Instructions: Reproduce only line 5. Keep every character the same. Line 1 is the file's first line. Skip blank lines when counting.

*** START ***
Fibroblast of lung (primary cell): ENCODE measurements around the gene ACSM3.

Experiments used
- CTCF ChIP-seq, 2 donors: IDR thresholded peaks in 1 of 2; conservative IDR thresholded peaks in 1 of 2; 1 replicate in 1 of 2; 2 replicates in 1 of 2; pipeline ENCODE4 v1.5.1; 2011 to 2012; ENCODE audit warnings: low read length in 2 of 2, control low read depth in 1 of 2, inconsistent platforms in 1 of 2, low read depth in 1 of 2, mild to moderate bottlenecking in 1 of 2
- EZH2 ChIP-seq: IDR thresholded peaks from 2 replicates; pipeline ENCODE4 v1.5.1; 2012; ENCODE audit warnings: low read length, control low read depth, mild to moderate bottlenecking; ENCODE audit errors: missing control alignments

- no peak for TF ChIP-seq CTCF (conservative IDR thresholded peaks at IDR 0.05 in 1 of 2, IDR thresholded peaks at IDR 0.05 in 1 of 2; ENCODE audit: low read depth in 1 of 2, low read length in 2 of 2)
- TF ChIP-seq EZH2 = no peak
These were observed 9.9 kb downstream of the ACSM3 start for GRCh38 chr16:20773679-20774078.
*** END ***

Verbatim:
- no peak for TF ChIP-seq CTCF (conservative IDR thresholded peaks at IDR 0.05 in 1 of 2, IDR thresholded peaks at IDR 0.05 in 1 of 2; ENCODE audit: low read depth in 1 of 2, low read length in 2 of 2)